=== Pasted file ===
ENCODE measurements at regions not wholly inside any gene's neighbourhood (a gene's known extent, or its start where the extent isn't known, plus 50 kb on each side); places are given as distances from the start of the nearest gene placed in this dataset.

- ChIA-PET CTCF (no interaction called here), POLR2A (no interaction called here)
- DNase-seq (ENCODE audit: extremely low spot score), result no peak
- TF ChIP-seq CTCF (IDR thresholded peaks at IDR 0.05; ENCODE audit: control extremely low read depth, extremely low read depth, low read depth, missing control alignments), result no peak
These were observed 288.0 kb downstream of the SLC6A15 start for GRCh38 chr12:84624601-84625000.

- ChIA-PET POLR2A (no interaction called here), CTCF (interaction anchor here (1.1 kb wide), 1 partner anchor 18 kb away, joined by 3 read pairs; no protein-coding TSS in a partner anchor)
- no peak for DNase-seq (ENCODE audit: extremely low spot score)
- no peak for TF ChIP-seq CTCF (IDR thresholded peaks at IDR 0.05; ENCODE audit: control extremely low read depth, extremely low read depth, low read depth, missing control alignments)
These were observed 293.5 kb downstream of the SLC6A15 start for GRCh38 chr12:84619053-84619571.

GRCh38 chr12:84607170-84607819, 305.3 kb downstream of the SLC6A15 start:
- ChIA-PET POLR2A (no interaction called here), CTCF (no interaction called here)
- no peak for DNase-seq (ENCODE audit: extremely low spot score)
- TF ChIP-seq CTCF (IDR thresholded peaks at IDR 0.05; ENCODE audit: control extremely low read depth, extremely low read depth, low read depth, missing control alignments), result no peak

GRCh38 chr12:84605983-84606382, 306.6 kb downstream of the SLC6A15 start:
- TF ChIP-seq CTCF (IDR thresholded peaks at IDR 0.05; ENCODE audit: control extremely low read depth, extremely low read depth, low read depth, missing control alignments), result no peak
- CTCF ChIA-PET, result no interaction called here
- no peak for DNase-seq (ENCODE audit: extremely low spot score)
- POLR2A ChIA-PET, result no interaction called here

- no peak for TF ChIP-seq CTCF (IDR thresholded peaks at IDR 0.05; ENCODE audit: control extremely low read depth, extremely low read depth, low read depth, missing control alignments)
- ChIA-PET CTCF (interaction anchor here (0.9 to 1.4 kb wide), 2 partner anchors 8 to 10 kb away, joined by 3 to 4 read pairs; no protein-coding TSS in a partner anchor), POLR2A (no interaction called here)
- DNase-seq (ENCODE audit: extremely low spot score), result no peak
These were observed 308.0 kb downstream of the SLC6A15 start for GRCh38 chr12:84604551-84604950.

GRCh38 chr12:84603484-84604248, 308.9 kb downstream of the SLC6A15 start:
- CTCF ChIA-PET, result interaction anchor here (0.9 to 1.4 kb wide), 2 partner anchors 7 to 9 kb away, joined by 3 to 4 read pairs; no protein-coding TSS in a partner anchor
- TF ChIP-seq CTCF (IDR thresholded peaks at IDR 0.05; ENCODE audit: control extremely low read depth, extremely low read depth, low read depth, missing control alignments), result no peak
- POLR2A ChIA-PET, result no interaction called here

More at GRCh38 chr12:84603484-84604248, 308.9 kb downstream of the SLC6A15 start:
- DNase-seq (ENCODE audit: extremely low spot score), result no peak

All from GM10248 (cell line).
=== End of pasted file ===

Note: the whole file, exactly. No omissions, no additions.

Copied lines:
ENCODE measurements at regions not wholly inside any gene's neighbourhood (a gene's known extent, or its start where the extent isn't known, plus 50 kb on each side); places are given as distances from the start of the nearest gene placed in this dataset.

- ChIA-PET CTCF (no interaction called here), POLR2A (no interaction called here)
- DNase-seq (ENCODE audit: extremely low spot score), result no peak
- TF ChIP-seq CTCF (IDR thresholded peaks at IDR 0.05; ENCODE audit: control extremely low read depth, extremely low read depth, low read depth, missing control alignments), result no peak
These were observed 288.0 kb downstream of the SLC6A15 start for GRCh38 chr12:84624601-84625000.

- ChIA-PET POLR2A (no interaction called here), CTCF (interaction anchor here (1.1 kb wide), 1 partner anchor 18 kb away, joined by 3 read pairs; no protein-coding TSS in a partner anchor)
- no peak for DNase-seq (ENCODE audit: extremely low spot score)
- no peak for TF ChIP-seq CTCF (IDR thresholded peaks at IDR 0.05; ENCODE audit: control extremely low read depth, extremely low read depth, low read depth, missing control alignments)
These were observed 293.5 kb downstream of the SLC6A15 start for GRCh38 chr12:84619053-84619571.

GRCh38 chr12:84607170-84607819, 305.3 kb downstream of the SLC6A15 start:
- ChIA-PET POLR2A (no interaction called here), CTCF (no interaction called here)
- no peak for DNase-seq (ENCODE audit: extremely low spot score)
- TF ChIP-seq CTCF (IDR thresholded peaks at IDR 0.05; ENCODE audit: control extremely low read depth, extremely low read depth, low read depth, missing control alignments), result no peak

GRCh38 chr12:84605983-84606382, 306.6 kb downstream of the SLC6A15 start:
- TF ChIP-seq CTCF (IDR thresholded peaks at IDR 0.05; ENCODE audit: control extremely low read depth, extremely low read depth, low read depth, missing control alignments), result no peak
- CTCF ChIA-PET, result no interaction called here
- no peak for DNase-seq (ENCODE audit: extremely low spot score)
- POLR2A ChIA-PET, result no interaction called here

- no peak for TF ChIP-seq CTCF (IDR thresholded peaks at IDR 0.05; ENCODE audit: control extremely low read depth, extremely low read depth, low read depth, missing control alignments)
- ChIA-PET CTCF (interaction anchor here (0.9 to 1.4 kb wide), 2 partner anchors 8 to 10 kb away, joined by 3 to 4 read pairs; no protein-coding TSS in a partner anchor), POLR2A (no interaction called here)
- DNase-seq (ENCODE audit: extremely low spot score), result no peak
These were observed 308.0 kb downstream of the SLC6A15 start for GRCh38 chr12:84604551-84604950.

GRCh38 chr12:84603484-84604248, 308.9 kb downstream of the SLC6A15 start:
- CTCF ChIA-PET, result interaction anchor here (0.9 to 1.4 kb wide), 2 partner anchors 7 to 9 kb away, joined by 3 to 4 read pairs; no protein-coding TSS in a partner anchor
- TF ChIP-seq CTCF (IDR thresholded peaks at IDR 0.05; ENCODE audit: control extremely low read depth, extremely low read depth, low read depth, missing control alignments), result no peak
- POLR2A ChIA-PET, result no interaction called here

More at GRCh38 chr12:84603484-84604248, 308.9 kb downstream of the SLC6A15 start:
- DNase-seq (ENCODE audit: extremely low spot score), result no peak

All from GM10248 (cell line).